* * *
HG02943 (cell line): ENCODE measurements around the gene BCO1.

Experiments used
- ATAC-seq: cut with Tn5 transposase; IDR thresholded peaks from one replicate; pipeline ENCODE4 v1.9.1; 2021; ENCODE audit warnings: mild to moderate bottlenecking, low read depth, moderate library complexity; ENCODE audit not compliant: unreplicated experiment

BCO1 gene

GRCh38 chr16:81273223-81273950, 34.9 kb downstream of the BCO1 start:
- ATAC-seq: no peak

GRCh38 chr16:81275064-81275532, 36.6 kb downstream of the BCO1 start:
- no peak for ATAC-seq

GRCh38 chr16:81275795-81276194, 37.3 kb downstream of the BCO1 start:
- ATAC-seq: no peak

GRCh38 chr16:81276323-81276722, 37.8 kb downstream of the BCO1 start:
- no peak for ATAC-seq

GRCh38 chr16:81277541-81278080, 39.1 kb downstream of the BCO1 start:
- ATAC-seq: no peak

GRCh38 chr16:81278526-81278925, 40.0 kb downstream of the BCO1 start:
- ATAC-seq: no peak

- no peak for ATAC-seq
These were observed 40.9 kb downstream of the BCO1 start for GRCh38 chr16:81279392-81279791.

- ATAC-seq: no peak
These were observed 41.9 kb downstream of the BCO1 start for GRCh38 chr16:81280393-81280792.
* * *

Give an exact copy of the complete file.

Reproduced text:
HG02943 (cell line): ENCODE measurements around the gene BCO1.

Experiments used
- ATAC-seq: cut with Tn5 transposase; IDR thresholded peaks from one replicate; pipeline ENCODE4 v1.9.1; 2021; ENCODE audit warnings: mild to moderate bottlenecking, low read depth, moderate library complexity; ENCODE audit not compliant: unreplicated experiment

BCO1 gene

GRCh38 chr16:81273223-81273950, 34.9 kb downstream of the BCO1 start:
- ATAC-seq: no peak

GRCh38 chr16:81275064-81275532, 36.6 kb downstream of the BCO1 start:
- no peak for ATAC-seq

GRCh38 chr16:81275795-81276194, 37.3 kb downstream of the BCO1 start:
- ATAC-seq: no peak

GRCh38 chr16:81276323-81276722, 37.8 kb downstream of the BCO1 start:
- no peak for ATAC-seq

GRCh38 chr16:81277541-81278080, 39.1 kb downstream of the BCO1 start:
- ATAC-seq: no peak

GRCh38 chr16:81278526-81278925, 40.0 kb downstream of the BCO1 start:
- ATAC-seq: no peak

- no peak for ATAC-seq
These were observed 40.9 kb downstream of the BCO1 start for GRCh38 chr16:81279392-81279791.

- ATAC-seq: no peak
These were observed 41.9 kb downstream of the BCO1 start for GRCh38 chr16:81280393-81280792.